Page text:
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The high-impact US Consumer Price Index (CPI) inflation data for December will be published by the Bureau of Labor Statistics (BLS) on Thursday at 13:30 GMT. Inflation data could alter the market’s pricing of the Federal Reserve (Fed) interest rate cuts later this year, fuelling extreme volatility around the US Dollar (USD).
What to expect in the next CPI data report?
The US Consumer Price Index is forecast to rise at an annual pace of 3.2% in December, a tad quicker than the 3.1% increase reported in November. The Core CPI inflation, which excludes volatile food and energy prices, is set to fall to 3.8% in the same period, compared with the previous growth of 4.0%.
The monthly CPI and the Core CPI are seen increasing 0.2% and 0.3%, respectively.
In November, the US CPI numbers came in line with the market expectations, but the details of the report showed an uptick in the shelter index and used car and trucks index, which helped push back against the market’s pricing of Fed rate cuts next year.
Used car prices dropped 0.5% in December, dragging the Manheim Used Vehicle Index down 7.0% year-over-year (YoY), the monthly market report published by the auction house Manheim showed Tuesday.
Previewing the US December inflation report, “our forecasts for the December CPI report suggest core inflation slowed notably: we are projecting a “strong” 0.1% increase, notably down from 0.3% m/m in the last report,” said TD Securities analysts.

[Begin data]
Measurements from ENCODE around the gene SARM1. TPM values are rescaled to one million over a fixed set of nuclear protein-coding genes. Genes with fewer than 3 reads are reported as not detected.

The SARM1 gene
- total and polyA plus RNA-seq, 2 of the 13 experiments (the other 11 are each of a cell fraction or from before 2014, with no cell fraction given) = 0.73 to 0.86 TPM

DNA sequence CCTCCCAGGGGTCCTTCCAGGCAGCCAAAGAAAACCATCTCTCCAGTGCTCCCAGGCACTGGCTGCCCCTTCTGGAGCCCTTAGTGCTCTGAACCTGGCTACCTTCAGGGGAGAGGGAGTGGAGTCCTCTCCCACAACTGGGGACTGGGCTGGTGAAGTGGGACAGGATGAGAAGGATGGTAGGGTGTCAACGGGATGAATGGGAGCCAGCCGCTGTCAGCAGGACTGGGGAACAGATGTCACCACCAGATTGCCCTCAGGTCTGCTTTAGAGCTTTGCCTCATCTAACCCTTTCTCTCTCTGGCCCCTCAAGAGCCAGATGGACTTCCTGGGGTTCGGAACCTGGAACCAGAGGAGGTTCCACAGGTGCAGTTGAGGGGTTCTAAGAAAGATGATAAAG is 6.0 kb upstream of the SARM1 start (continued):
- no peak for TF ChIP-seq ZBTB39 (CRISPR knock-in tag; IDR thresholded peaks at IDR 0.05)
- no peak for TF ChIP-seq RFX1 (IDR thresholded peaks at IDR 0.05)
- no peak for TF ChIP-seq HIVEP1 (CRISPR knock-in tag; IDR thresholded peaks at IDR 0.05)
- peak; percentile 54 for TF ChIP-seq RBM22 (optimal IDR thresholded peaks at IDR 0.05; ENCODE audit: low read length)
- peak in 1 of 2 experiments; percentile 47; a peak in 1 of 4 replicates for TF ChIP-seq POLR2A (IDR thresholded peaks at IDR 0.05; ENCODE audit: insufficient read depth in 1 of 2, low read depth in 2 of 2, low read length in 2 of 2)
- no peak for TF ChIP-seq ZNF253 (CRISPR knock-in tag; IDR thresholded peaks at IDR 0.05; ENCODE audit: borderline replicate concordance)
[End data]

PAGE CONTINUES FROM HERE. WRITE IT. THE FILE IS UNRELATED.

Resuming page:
“Despite that, we look for strengthening in the headline to 0.2% m/m, as inflation won't be aided by falling energy prices this time around. In the details, the report is likely to show that the goods segment remained an important drag on core inflation, while the shelter components are expected to remain sticky,” the analysts added.
Meanwhile, the Prices Paid Index of the ISM Services PMI survey edged slightly lower to 57.4 in December from 58.3 a month earlier. The Prices Paid Index of the Manufacturing PMI dropped to 45.2 in December from 49.9 in November. These readings portrayed the continued softening of price pressures in the services sector, and signaled sharper price declines in the manufacturing industry.
As Fed officials maintained their data-dependent stance on monetary policy, the US CPI inflation data holds the key to gauging the timing and the pace of the Fed rate cuts, which could significantly influence the value of the US Dollar. The details of the report could also highlight the sticky parts of inflation.
Heading into the US CPI showdown, the CME Group FedWatch Tool shows that markets are pricing in a 66% probability of the Fed announcing rate cuts as early as March. “The Bloomberg's World Interest Rate Probability (WIRP) function suggests 5% odds of a cut on January 31 and rising to nearly 75% for the March 20 meeting after being nearly priced in at the start of last week. Five rate cuts are priced in vs. six at the start of last week, though there are still 50% odds of a sixth cut,” analysts at BBH noted.
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